In July 2015, The Harvester talked to Debra Allen, wife of FFVA Vice Chairman Paul Allen of R.C. Hatton, about a very special project. It’s called Light House Café, and a very special part of Light House Café is Ella’s Closet.
Paul Allen and three others in the Everglades began Light House Café in the 1990s as a way to bring sustenance and spiritual aid to less fortunate area residents. With the help of volunteers, the café provides a hearty meal to all comers, as well as prayers and assistance with coordinating resources such as addiction assistance and Social Security.
Last year, Ella’s Closet was established to memorialize the short life of Ella, the infant daughter of an area family who passed away. Debra Allen and others put together a corner of the café decorated in pink and white where they provided clothing for young children. They set up a program where parents could earn “Ella bucks” by taking classes and participating in programs designed to help with child-raising skills. The Ella bucks are then used to purchase items.
Since then, Ella’s Café’s offerings have greatly expanded with assistance from volunteers, grants and the community.
“This month we have about three classes a week,” said Allen. “On Tuesdays we have a parenting class, which is provided by Youth Services of Palm Beach. They usually do a five- to six-week class. On Wednesdays, we hold two different Bible study get-togethers, and then on Thursdays we have what’s called Healthy Relations – kind of a chit-chat class. A psychologist comes and talks to the women to see if they’re having any relationship problems, including domestic abuse. The Bible study and the chit-chat are ongoing. And then we hold a six-week class hosted by Boys Town.”
In addition, Allen said, one of the sisters from Glades Initiative taught a six-week class called Cooking Matters, showing women how to cook healthy food on a budget. “The great part of that was that when they left that day, they got to take all the ingredients with them so they could make the same thing at home,” she said.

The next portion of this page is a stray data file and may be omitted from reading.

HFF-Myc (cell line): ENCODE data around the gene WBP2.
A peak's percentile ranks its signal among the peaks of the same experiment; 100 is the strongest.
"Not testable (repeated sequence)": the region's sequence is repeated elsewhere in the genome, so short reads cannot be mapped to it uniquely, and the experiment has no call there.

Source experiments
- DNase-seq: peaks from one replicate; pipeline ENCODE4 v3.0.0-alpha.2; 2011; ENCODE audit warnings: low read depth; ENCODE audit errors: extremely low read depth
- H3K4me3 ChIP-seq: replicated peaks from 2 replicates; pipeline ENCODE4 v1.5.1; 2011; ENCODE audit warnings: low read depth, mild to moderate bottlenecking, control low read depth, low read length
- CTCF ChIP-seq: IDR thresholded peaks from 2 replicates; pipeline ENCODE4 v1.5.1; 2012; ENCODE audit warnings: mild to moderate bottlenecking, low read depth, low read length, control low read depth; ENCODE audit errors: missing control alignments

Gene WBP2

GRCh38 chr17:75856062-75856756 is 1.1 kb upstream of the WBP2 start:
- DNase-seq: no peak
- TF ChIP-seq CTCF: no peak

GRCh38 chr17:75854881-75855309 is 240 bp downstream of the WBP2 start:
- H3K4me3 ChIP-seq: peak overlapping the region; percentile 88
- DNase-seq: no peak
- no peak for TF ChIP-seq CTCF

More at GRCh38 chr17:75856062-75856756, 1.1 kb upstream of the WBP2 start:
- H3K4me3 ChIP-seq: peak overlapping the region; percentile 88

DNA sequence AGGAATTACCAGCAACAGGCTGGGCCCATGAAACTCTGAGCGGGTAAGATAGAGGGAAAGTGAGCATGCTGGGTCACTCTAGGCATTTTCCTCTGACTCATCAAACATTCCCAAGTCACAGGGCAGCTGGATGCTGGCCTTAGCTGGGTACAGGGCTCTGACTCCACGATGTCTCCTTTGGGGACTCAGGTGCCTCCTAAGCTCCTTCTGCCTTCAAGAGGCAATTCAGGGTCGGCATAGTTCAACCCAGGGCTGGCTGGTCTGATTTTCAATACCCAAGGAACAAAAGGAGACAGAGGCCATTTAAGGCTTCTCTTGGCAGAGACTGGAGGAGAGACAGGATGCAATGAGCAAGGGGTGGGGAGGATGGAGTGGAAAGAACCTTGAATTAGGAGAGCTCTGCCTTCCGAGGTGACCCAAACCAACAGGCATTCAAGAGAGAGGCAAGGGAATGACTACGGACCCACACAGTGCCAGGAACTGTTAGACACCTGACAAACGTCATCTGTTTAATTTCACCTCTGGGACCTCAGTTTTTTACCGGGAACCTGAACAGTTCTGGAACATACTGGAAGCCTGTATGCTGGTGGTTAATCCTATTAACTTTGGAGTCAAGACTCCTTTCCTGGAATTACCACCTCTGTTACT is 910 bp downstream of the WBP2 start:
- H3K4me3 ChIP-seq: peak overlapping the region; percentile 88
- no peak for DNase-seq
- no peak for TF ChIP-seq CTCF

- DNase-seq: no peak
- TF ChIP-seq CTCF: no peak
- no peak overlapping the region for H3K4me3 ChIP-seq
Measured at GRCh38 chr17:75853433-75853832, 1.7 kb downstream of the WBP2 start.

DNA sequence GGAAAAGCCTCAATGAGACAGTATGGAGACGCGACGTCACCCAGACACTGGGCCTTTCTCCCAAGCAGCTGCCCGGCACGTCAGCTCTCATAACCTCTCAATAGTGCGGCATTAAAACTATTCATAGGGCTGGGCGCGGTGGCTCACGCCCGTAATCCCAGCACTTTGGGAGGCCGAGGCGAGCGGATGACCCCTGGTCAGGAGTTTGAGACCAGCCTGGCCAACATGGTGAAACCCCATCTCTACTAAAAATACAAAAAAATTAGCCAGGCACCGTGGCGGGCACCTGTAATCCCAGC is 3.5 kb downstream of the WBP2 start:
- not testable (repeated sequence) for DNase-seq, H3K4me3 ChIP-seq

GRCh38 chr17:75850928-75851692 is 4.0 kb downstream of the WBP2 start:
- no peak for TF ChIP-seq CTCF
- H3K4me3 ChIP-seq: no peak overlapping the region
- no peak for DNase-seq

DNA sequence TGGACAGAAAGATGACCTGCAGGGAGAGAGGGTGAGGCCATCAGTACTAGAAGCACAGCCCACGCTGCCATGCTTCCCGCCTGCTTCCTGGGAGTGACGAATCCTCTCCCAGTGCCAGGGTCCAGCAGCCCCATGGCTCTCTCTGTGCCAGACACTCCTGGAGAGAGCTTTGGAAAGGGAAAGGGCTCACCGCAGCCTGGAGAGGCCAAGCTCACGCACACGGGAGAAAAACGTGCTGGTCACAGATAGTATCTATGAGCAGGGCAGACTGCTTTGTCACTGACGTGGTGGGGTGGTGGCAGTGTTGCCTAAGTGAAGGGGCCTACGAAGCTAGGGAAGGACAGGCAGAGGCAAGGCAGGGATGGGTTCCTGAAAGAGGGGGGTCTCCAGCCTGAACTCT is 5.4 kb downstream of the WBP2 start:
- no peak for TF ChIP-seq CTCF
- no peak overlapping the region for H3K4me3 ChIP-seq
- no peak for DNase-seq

Allen says that although they’re not the only organization in the area that provides goods and assistance for new parents in need, they may be the most comprehensive.
“We try to provide everything in one place,” said Allen. At the beginning we only offered clothing, but now we have food, formula, diapers, wipes, bathtubs, bassinets, high chairs — you name it. Some of the other places may only provide diapers and clothes. We try to cover it all.”
And that takes money. Allen is grateful for all the financial support the organization has received. A big financial boost came from “A Day for Ella,” a community effort last September that raised $20,000. They also won $1,000 in a contest sponsored by Youth for America, a nationwide youth group, which was used to expand the closet, and received some donated round racks and shelving at the same time. “It’s really looking like a retail store now,” she said.
“We also teamed up with the founder of the website Clothed4aPurpose.com. They offer cute clothes and home items, essential oils, etc. The site sells these items for other people. A percentage of the purchase price goes to one of the charities listed on the site or you can choose a charity that meets their standards. We’re listed there and we’ve received a nice amount of funding from it,” Allen said.
Ella’s Closet and Light House Cafe also signed up for smile.amazon.com. “Everybody buys from Amazon. But if you go to the Smile website and use your same log-in info, you can donate a portion of your purchase price to a charity,” Allen said. “Ours is under ‘Light House Café Ministry of the Glades.’ Granted, we only get a small amount per purchase, but it’s more than we had the day before!”
Another new development is a fun and profitable one – learning how to make jewelry and sell it. The founder of Clothes4apurpose and a friend who owns an art studio are teaching the moms to make bracelets and necklaces. “The point is not necessarily to make money for Ella’s Closet; it’s to eventually teach them a skill. When the moms master the art of jewelry making, we can set them up an Etsy account to sell their handmade jewelry and start their own business. The jewelry also will be sold on Clothes4apurpose.com,” Allen said.
Allen said the group also plans to offer sewing classes. A teacher has been lined up, so once they get the sewing machines, they’ll be off and running.
To donate, items may be dropped off at the Community United Methodist Church in Belle Glade, 401 S.E. 1st St., from 9:30 a.m. to 2:30 p.m., or at Light House Café, 400 S.W. Ave. B Place, Belle Glade, from 7 a.m. till noon. You may also donate via the above links to Ella’s Closet website or its Facebook page.